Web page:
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Leaf epidermal cell size and number are positively correlated to leaf area. Stomata are specialized epidermal cells vital for gas exchange and water transpiration. So, observation and statistical analysis of the leaf epidermal cells is valuable for study of leaf development and response to environmental stimulus. The classical method is using the scanning electron microscope (SEM), which is an expensive and time-consuming method, thus makes the large-scale screening of epidermis impractical. Here we provide simple but effective methods (agarose-based epidermal imprinting and tape-based epidermis tearing) for solving this problem without using the SEM.

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Simple Methods for Screening and Statistical Analysis of Leaf Epidermal Cells in Dicotyledonous Plants

Plant Science > Plant cell biology > Cell structure
Authors: Jian-Jun Tao
Jian-Jun TaoAffiliation: State Key Lab of Plant Genomics, Institute of Genetics and Developmental Biology, Chinese Academy of Sciences, Beijing, China
Bio-protocol author page: a3467
Shou-Yi Chen
Shou-Yi ChenAffiliation: State Key Lab of Plant Genomics, Institute of Genetics and Developmental Biology, Chinese Academy of Sciences, Beijing, China
Bio-protocol author page: a3468
 and Jin-Song Zhang
Jin-Song ZhangAffiliation: State Key Lab of Plant Genomics, Institute of Genetics and Developmental Biology, Chinese Academy of Sciences, Beijing, China
For correspondence: jszhang@genetics.ac.cn
Bio-protocol author page: a3469
Vol 6, Iss 17, 9/5/2016, 431 views, 0 Q&A, How to cite
DOI: http://dx.doi.org/10.21769/BioProtoc.1916

[Abstract] Leaf epidermal cell size and number are positively correlated to leaf area. Stomata are specialized epidermal cells vital for gas exchange and water transpiration. So, observation and statistical analysis of the leaf epidermal cells is valuable for study of leaf development and response to environmental stimulus. The classical method is using the scanning electron microscope (SEM), which is an expensive and time-consuming method, thus makes the large-scale screening of epidermis impractical. Here we provide simple but effective methods (agarose-based epidermal imprinting and tape-based epidermis tearing) for solving this problem without using the SEM.

Keywords: Epidermal cell, Stomata, Epidermal imprinting, Epidermis tearing, ImageJ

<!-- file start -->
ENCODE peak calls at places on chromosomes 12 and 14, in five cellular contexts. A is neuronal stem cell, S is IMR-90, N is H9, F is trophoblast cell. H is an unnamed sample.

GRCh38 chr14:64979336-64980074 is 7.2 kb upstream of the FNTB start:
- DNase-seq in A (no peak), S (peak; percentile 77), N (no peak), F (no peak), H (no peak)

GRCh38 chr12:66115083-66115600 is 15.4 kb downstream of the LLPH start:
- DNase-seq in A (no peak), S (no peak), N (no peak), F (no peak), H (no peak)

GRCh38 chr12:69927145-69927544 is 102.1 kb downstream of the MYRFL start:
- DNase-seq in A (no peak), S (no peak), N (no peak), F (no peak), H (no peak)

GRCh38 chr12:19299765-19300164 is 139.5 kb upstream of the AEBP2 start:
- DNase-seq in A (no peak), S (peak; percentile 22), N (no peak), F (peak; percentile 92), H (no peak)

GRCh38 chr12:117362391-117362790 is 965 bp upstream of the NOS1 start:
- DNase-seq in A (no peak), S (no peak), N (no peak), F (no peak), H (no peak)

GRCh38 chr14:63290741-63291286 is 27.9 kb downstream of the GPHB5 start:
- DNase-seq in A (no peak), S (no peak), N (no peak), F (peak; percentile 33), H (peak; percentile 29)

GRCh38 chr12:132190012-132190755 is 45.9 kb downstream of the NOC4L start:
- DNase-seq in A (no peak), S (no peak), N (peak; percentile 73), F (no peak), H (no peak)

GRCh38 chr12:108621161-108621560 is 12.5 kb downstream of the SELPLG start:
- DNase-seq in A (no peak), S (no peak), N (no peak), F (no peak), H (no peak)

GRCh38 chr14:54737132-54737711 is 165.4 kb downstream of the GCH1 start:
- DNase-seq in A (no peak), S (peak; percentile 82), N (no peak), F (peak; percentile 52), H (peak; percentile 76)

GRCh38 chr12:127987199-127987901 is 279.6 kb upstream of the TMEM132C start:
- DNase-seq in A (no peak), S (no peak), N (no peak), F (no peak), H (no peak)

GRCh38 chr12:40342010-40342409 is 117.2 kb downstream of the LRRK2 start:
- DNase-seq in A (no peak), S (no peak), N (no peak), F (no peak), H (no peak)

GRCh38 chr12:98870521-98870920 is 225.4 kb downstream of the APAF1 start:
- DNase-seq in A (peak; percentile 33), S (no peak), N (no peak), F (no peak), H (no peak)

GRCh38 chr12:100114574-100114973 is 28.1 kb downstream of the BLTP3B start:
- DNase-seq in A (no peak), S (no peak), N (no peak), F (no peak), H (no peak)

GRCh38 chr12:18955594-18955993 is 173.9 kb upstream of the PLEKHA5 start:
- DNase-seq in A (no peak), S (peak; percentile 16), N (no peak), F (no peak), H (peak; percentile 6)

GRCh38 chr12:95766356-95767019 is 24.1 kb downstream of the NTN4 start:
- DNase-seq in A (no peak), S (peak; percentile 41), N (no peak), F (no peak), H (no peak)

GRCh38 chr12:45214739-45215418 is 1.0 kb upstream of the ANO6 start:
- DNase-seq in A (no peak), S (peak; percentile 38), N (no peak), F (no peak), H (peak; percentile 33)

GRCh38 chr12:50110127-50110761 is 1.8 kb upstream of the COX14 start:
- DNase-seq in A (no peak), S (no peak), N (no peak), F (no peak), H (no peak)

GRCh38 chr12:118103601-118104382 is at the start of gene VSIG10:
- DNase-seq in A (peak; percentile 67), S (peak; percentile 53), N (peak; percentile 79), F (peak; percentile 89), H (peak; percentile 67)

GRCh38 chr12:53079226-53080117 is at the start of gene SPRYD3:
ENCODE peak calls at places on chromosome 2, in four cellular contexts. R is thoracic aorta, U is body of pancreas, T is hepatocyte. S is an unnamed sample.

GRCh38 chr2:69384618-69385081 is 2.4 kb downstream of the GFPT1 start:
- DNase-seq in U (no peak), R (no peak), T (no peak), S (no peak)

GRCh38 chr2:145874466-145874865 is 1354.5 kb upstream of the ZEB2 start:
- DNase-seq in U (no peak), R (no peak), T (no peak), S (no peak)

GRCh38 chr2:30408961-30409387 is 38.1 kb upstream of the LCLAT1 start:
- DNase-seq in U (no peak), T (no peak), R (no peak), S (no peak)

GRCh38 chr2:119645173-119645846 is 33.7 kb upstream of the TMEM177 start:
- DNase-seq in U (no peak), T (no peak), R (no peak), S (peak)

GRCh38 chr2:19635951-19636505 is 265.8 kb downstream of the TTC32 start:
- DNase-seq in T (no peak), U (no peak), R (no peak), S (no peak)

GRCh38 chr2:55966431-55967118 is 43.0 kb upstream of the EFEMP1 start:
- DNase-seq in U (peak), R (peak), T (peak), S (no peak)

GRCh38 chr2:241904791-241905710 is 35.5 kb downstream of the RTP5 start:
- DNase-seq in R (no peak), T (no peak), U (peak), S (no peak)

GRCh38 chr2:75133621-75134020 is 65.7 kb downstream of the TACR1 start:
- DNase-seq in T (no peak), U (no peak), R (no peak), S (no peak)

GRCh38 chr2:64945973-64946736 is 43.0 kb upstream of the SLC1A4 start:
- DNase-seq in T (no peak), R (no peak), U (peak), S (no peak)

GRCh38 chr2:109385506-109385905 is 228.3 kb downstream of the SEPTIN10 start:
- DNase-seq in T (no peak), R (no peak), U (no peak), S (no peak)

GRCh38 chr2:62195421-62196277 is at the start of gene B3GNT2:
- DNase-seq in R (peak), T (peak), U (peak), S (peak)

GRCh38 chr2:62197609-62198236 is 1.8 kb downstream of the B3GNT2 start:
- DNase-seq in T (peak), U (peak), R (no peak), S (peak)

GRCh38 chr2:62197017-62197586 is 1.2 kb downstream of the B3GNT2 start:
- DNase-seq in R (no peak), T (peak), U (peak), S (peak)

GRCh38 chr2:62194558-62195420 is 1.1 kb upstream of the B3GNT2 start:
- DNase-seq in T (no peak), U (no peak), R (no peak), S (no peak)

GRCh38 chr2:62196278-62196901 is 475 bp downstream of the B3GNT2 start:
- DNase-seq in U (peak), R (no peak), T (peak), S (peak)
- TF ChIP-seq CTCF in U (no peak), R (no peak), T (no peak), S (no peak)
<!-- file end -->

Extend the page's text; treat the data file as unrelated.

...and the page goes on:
Materials and Reagents

  1. Glass slide (Leica, model: 3809299)

  2. Scotch tape (1/2") (3M, Scotch®, model: 600)

  3. Tobacco (one month old) and soybean seedlings (two weeks old)
  4. Distilled water

  5. Low melting point agarose (Thermo Fisher Scientific, InvitrogenTM, catalog number: 16520-050)
  6. 3% agarose solution (see Recipes)

Equipment

  1. Thermostatic water bath (40 °C)
  2. Pointed tweezer (Tweezerman, model: 4091833)
  3. Refrigerator (4 °C) (Haier, model: HT18TS77SP)
  4. Optical microscope (Olympus, model: BX51)
  5. Objective used on microscope (Olympus, model: UPlanFI)

Software

  1. ImageJ (version 1.38x or above)

Procedure

  1. Leaves for screening of epidermis are photographed by digital camera (Figure 1). The total Leaf Area (LA) is measured using ImageJ. For measuring area using ImageJ, use the straight lines tool to create a line selection corresponding to the scale ruler, and enter that distance in the Analyze > Set Scale dialog box to set the scale. Then use the Polygon selections tool to encircle the target region, and press the M key to measure the area.


    Figure 1. A photograph of leaves used for screening of epidermis. Leaves with a scale ruler were photographed by digital camera. Leaf area was measured using ImageJ.

  2. For statistical analysis of leaf epidermis, leaf is divided into several parts along leaf veins (Figure 2), and the area of each leaf part (ALP) is measured using ImageJ.


    Figure 2. Leaf partition for screening of epidermis. For measuring the epidermal cell size and number, leaf (tobacco) was divided into several parts (partitioned by yellow lines), and the area of each leaf part (ALP) was measured using ImageJ. Blue cycles indicate the leaf pieces selected for observing epidermis. Arrow indicates the central part selected for screening of stomata. Bar = 2 cm.

  3. One to three leaf pieces (must be uniformly distributed) in each leaf part are selected for observing epidermis using the following methods (Figure 2). 

  4. For observing fragile and less hairy leaves (such as tobacco), the agarose-based epidermal imprinting method is carried out as follows:
    1. 3% agarose solution is melted thoroughly in a boiling water bath (about 10 min for 50 ml solution) or in a microwave (30 sec for 50 ml agarose solution under 1,000 W) and kept in a 40 °C water bath. 

    2. Agarose is laid on the surface of a clean glass slide with a pipette to form a thin layer (about 1 mm thick) (Video 1).

      Video 1. Sample preparation for epidermal imprinting onto agarose

      To play the video, you need to install a newer version of Adobe Flash Player.

      Get Adobe Flash Player



    3. Leaf blade to be observed is quickly and gently laid on the agarose layer (Video 1).